Her catwalk is the sidewalk.
Her catwalk is the sidewalk.

Missing McQueen

An innovator both in the studio and on the catwalk, Alexander McQueen left his family, friends and fans much too early today at the young age of 41  – the same day he was slated to present his secondary line, McQ, as part of New York Fashion Week.  It’s a sad day in the fashion community and the beloved designer will be missed.

Lee&KateWho else but McQueen could send gorgeous flowy frocks down the runway paired with alien, 10 inch hooved stilettos?


Maybe that’s the point. His fashion sense and talent seemed other-worldly. He was one of the first designers to truly put the “show” in fashion show, inventing theatrical special effects and holograms to delight and excite his audience, including spray-painted models, “volcanic” runways, snowstorms, and butterflies.

The first time McQueen made an impression on me was in 2000. He had just shown his spring/summer 2000 collection in New York and there was a review of it on CNN’s “Style with Elsa Klensch”.

There was such a buzz because he had a small shallow pool constructed on the runway and the models literally splished and splashed right through it — all in their ultra-expensive shoes and clothing as they sashayed down the catwalk!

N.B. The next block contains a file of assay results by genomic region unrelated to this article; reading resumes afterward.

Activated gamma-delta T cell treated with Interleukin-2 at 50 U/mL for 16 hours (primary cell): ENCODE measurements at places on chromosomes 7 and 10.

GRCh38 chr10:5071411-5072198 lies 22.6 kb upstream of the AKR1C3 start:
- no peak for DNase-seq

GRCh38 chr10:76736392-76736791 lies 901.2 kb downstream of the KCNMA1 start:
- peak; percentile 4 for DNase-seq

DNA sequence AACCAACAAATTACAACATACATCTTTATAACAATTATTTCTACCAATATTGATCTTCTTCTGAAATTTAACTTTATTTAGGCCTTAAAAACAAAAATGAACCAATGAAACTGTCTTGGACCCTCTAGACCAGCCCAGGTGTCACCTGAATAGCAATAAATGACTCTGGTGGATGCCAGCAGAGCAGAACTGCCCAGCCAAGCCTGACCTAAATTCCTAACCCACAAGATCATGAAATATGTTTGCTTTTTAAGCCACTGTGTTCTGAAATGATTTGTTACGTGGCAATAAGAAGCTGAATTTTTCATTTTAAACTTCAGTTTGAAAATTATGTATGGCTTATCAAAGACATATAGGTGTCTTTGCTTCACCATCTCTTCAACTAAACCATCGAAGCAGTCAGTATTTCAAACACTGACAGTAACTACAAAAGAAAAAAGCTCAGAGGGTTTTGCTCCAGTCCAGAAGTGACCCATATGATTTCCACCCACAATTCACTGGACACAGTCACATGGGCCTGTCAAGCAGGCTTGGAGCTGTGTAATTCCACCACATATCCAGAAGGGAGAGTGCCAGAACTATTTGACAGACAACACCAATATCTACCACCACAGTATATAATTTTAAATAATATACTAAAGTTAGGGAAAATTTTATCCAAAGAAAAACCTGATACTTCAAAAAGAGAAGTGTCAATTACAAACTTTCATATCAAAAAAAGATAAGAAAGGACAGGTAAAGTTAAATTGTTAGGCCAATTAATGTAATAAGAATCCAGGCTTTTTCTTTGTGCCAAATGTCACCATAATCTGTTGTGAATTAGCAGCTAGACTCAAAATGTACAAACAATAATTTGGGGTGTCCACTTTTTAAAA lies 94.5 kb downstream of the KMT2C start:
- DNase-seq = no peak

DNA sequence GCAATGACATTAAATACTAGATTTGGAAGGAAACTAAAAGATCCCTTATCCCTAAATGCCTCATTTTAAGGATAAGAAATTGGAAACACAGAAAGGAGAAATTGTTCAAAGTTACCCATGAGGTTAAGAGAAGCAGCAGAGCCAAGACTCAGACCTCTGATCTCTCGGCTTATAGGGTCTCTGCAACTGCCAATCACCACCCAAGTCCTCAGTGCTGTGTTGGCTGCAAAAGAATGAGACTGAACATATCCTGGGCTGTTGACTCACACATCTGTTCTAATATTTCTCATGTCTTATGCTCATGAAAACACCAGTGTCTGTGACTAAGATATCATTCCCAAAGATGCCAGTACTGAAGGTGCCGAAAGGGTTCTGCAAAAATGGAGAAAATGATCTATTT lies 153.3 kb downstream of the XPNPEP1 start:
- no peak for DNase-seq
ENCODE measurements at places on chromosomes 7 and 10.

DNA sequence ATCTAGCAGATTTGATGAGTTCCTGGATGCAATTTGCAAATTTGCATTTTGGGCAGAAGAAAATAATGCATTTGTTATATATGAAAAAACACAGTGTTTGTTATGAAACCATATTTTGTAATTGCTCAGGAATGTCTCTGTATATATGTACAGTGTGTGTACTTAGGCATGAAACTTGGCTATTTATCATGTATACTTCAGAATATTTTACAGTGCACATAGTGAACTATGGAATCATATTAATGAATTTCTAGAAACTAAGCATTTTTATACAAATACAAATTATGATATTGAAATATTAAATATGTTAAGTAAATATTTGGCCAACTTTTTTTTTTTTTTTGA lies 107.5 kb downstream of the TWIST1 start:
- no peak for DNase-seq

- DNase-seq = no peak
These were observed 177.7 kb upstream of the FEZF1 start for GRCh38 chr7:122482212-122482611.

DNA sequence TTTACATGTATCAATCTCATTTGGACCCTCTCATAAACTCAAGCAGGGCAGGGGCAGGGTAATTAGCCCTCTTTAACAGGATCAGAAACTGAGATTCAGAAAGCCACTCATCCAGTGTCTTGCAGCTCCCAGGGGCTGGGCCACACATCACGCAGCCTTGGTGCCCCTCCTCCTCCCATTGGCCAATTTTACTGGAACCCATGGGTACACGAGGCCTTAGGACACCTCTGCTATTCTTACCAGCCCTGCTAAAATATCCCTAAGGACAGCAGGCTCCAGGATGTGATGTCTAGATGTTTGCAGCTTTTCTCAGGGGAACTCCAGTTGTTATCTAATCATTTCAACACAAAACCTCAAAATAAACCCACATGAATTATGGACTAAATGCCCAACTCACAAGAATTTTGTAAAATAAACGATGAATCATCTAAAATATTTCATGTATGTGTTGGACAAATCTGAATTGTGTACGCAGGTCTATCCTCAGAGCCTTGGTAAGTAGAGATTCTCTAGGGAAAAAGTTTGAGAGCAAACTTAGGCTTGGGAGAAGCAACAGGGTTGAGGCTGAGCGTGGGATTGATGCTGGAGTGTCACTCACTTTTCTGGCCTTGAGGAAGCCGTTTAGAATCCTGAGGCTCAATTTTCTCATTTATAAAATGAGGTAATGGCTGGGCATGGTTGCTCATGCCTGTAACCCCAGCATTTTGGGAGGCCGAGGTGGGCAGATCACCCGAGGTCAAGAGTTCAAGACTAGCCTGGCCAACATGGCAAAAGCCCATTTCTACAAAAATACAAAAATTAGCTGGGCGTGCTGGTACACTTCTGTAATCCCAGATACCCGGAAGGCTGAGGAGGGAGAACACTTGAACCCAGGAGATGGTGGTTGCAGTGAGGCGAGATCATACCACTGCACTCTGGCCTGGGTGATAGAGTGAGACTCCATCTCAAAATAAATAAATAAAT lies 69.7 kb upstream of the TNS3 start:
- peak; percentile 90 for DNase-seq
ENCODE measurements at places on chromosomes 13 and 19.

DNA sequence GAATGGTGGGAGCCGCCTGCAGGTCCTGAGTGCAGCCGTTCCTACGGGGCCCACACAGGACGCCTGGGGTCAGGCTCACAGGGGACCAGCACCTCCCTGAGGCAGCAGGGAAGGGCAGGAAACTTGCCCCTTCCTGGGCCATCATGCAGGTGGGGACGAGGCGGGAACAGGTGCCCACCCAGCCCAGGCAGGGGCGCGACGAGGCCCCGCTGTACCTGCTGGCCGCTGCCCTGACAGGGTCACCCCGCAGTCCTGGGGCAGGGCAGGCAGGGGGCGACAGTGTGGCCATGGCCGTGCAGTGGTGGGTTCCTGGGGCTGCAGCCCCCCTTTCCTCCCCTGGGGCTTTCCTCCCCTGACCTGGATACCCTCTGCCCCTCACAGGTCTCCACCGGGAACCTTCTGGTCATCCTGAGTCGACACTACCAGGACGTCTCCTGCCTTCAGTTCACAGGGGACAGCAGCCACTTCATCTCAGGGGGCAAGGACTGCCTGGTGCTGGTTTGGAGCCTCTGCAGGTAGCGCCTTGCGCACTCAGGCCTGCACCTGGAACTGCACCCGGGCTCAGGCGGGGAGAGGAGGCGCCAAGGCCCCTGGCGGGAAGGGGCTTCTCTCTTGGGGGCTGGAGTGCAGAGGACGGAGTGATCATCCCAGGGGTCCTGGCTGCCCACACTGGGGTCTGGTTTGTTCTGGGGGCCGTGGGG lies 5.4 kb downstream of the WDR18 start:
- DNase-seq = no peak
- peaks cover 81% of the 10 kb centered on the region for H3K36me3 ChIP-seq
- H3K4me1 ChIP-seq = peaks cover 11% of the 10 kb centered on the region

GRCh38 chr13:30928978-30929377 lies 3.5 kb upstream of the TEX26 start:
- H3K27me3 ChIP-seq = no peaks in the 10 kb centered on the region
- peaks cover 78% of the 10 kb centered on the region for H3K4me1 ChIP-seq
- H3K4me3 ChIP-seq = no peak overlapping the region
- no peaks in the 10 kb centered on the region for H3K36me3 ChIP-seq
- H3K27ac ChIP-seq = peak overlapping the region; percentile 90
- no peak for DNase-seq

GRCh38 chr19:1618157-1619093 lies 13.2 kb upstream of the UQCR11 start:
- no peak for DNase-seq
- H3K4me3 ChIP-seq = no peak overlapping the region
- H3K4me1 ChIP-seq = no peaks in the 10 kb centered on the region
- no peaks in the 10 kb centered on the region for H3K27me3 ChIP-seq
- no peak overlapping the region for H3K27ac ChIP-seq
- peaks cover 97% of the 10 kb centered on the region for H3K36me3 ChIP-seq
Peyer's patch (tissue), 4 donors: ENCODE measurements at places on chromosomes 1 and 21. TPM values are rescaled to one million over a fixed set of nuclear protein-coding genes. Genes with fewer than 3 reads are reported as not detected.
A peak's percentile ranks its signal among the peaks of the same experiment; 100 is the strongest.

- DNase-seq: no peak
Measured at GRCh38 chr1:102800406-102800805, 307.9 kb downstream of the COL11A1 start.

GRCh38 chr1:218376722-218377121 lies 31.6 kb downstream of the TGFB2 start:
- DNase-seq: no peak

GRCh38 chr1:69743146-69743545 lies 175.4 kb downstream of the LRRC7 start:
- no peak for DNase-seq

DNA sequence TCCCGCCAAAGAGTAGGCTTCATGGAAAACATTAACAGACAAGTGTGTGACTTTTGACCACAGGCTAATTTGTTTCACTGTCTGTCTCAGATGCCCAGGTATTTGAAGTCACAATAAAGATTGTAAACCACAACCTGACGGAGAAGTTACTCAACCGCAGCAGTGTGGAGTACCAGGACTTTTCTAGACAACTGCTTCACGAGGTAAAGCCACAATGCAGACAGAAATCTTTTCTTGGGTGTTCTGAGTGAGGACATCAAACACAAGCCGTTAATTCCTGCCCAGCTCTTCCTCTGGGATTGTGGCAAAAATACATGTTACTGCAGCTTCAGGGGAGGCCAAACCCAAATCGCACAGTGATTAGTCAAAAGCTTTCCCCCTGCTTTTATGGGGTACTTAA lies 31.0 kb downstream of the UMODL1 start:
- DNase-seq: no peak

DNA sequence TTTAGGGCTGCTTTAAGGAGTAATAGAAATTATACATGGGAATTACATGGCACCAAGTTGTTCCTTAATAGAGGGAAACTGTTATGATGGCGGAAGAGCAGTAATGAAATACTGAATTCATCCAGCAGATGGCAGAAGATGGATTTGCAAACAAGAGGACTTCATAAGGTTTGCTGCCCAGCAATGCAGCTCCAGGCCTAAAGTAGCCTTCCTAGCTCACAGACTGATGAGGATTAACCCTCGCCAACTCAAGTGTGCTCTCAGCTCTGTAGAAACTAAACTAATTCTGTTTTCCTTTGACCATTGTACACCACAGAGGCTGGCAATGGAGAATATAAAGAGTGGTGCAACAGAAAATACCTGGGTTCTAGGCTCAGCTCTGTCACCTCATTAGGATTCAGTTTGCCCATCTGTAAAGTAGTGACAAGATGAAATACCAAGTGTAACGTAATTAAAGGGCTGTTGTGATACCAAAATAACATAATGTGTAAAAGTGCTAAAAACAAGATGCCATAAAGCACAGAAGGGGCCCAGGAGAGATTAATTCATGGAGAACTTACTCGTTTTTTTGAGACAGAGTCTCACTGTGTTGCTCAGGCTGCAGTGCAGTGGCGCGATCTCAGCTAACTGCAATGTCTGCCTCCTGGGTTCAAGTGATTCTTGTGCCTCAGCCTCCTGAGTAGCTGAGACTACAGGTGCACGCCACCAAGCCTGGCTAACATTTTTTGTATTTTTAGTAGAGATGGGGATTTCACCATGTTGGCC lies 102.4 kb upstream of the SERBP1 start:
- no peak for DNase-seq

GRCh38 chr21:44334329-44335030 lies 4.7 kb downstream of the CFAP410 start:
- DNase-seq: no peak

These days that probably doesn’t sound shocking at all – but that’s only because McQueen’s pioneering spirit helped pave the way, carving a blueprint for the creative and theatrical fashion shows we know today.


McQueen’s creativity and vision were equally matched by his talent and skill. He was an impeccable tailor, no surprise considering he cut his teeth as an apprentice on Savile Row. He succeeded John Galliano as head designer at Givenchy in 1996 and after 5 years left to start his Alexander McQueen and McQ lines. Alexander (“Lee” as his friends called him) was a trailblazer who created beautifully structured designs with fluid, flattering details.


He also had a flair for the whimsical. Quite possibly a contributor to the emergence of the dreaded muffin-top, the “bumster” was introduced in 1996. These pants showcased the wearer’s assets to new highs—or lows.  Then there was the scarf that launched a thousand copies. Remember when celebs like Nicole, Johnny and Kate were sporting those gauzy scarves with skull prints? Just another trend started by Alexander.


His influence is expansive and will live on in the hearts of those who loved and admired him. So the next time you appreciate a bold, beautiful design – or a show-stopping, sensational fashion show – think of the much-loved Lee McQueen.

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